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More Details Emerge in Death of Backcountry Skiers

Photo and Graphic by Chris Harder/Grand Teton National Park

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News Release Date: March 9, 2012
Contact: Public Affairs Office, 307.739.3393

A team of Grand Teton National Park rangers, Teton Interagency personnel, Teton County Search and Rescue members and the Teton County contract helicopter recovered the bodies of Chris Onufer, 42, of Teton Village, Wyoming and Steve Romeo, 40, of Jackson, Wyoming in avalanche debris just before noon on Thursday, March 8, 2012. The accident is under investigation.

The Teton County Search and Rescue contract helicopter, with two Grand Teton National Park rangers on board, located the avalanche at 8:40 a.m. Thursday on a ridge that forms the north flank of Waterfalls Canyon. The helicopter searched the avalanche debris with a transceiver hanging below the ship in an attempt to pick up any signals from avalanche beacons. At 8:48 a.m. the transceiver had two positive beacon hits.

The helicopter proceeded to a landing zone in the Colter Bay area on the east side of Jackson Lake. Just before 11 a.m., a team of seven rangers was flown to Waterfalls Canyon near the toe of the avalanche where they began a probe search of the debris. By 11:45 a.m. the bodies of Onufer and Romeo had been located and removed from the debris. A helicopter flew the bodies to the west side of Jackson Lake. From there, rangers on snowmobiles transported Romeo and Onufer to the east side of Jackson Lake where they were met by the Teton County Coroner.

Romeo and Onufer were in a couloir on a ridge that forms the north wall of Waterfalls Canyon. Based on evidence at the scene, park rangers believe the pair was ascending with skins on their skis when a large soft slab avalanche released sending them over 2,000 feet down the couloir. The crown, or top of the avalanche, broke at about 10,300 feet in elevation and the toe of the avalanche terminated around 7,100 feet in elevation. The crown was estimated to be approximately 600 feet long with a depth of about 3 feet. The debris field that reached into Waterfalls Canyon had an estimated average snow depth of 6 feet.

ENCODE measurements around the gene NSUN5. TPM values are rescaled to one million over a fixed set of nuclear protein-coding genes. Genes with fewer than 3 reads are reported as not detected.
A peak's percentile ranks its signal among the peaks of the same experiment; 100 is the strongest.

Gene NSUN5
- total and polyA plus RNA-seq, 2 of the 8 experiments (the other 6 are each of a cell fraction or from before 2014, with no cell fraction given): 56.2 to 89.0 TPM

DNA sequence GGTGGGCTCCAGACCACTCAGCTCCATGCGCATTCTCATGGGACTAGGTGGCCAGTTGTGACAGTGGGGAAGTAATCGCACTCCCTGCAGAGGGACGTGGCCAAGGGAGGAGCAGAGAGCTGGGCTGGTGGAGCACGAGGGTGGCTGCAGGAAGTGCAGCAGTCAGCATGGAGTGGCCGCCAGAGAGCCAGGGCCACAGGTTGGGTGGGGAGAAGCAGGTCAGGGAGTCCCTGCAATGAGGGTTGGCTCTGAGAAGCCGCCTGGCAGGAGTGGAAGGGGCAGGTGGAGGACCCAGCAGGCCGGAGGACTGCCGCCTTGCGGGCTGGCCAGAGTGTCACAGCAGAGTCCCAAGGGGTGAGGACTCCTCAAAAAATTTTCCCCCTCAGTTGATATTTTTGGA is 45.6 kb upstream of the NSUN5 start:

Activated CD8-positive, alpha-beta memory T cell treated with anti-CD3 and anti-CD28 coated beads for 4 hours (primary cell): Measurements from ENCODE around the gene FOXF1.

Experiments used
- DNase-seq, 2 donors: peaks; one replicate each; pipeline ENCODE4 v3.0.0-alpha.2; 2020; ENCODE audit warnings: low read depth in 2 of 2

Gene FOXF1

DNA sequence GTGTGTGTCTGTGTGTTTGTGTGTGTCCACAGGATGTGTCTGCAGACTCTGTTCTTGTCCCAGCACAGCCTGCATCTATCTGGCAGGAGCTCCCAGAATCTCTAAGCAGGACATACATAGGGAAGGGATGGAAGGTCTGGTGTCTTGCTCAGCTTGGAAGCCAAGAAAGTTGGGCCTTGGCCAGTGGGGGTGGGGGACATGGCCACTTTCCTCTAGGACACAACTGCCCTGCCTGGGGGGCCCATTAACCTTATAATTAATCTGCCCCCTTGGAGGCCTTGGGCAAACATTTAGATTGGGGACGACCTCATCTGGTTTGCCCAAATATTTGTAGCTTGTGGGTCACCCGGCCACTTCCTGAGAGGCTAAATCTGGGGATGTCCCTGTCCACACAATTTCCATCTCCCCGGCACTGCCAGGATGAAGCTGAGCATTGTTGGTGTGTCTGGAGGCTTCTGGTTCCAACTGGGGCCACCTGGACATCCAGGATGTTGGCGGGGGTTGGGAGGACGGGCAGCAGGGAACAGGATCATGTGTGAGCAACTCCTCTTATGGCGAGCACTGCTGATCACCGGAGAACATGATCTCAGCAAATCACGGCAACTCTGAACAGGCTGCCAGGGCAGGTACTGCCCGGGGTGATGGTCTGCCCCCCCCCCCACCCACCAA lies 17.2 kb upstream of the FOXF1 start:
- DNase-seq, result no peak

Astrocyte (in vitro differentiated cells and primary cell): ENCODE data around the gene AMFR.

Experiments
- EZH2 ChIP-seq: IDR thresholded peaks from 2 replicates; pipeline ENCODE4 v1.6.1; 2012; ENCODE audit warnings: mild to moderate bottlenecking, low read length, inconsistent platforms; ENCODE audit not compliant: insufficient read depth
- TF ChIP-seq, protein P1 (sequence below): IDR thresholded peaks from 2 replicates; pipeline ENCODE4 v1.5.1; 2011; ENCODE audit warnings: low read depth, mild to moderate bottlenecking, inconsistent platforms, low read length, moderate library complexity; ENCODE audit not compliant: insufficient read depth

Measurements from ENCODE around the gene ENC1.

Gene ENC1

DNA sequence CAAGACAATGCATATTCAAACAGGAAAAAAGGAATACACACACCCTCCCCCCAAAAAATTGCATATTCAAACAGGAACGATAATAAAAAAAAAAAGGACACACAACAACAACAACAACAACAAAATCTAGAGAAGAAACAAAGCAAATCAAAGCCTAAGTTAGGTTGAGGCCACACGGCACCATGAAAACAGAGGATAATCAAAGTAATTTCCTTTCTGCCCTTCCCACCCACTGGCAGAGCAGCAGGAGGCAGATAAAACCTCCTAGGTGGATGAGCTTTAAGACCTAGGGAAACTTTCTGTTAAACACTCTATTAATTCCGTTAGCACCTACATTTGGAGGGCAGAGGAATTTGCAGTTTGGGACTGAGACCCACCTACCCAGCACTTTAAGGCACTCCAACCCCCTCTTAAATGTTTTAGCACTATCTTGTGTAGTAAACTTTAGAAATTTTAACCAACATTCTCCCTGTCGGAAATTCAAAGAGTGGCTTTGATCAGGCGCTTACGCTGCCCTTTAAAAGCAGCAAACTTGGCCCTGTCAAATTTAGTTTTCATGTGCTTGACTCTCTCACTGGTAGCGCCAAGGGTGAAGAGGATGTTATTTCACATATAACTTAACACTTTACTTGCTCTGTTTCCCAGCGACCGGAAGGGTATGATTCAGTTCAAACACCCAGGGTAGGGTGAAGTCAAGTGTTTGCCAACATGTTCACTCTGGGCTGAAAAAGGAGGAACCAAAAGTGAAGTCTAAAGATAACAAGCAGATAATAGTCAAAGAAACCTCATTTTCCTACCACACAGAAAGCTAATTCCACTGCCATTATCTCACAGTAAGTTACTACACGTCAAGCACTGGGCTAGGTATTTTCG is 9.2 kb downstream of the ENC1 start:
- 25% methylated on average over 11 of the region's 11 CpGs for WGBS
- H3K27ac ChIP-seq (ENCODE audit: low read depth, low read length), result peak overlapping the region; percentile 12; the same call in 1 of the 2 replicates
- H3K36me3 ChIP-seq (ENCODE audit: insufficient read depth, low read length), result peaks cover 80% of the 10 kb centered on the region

Romeo was found about 150 feet from the avalanche's toe and Onufer was found about 1500 feet above Romeo. Teton County Coroner Kiley Campbell determined the cause of death to be blunt force trauma. Both Romeo and Onufer were located near the surface of the debris.

Onufer was reported missing to the Teton County Sheriff's Office at 10:36 p.m. on Wednesday, March 7. Sheriff Deputies began a missing persons investigation on Wednesday night after Onufer failed to pick up his father from the Jackson Hole Airport at 7 p.m. At 10:47 p.m. it was learned that Onufer had intended to go skiing in Grand Teton National Park Wednesday morning with a friend.

At 11:16 p.m. a Grand Teton National Park ranger began sweeping trailheads popular for backcountry skiers in the park's south district. As more information became available a ranger in the Colter Bay area began sweeping the areas in the north district of Grand Teton National Park. Onufer's vehicle was located near the Colter Bay swim beach just after 12:30 a.m. Thursday.

With the support of Teton County Sheriff's Office Dispatch, park rangers worked throughout the night to notify rescuers and establish a search plan. On Thursday at 2:23 a.m. the incident commander requested the Teton County Search and Rescue contract helicopter be made available at first light for the search efforts. A morning briefing was held at 6:00 a.m. at Colter Bay while two park rangers responded to the county search and rescue hanger to meet the helicopter.

"The tragic loss of Steve and Chris is deeply felt by everyone in Grand Teton National Park," said Superintendent Mary Gibson Scott. "These two individuals have touched so many in the park and in our community. Our sincere condolences are extended to the family and friends of Steve and Chris. Hopefully all who loved them can find a measure of solace knowing they died doing what they both loved-skiing."

Did You Know?

Tetons from Hurricane Pass, KF

Did you know that Grand Teton National Park was established in both 1929 and 1950? The original 1929 park protected the mountain peaks and the lakes near the base. The boundaries were later expanded in 1950 to include much of the adjacent valley floor.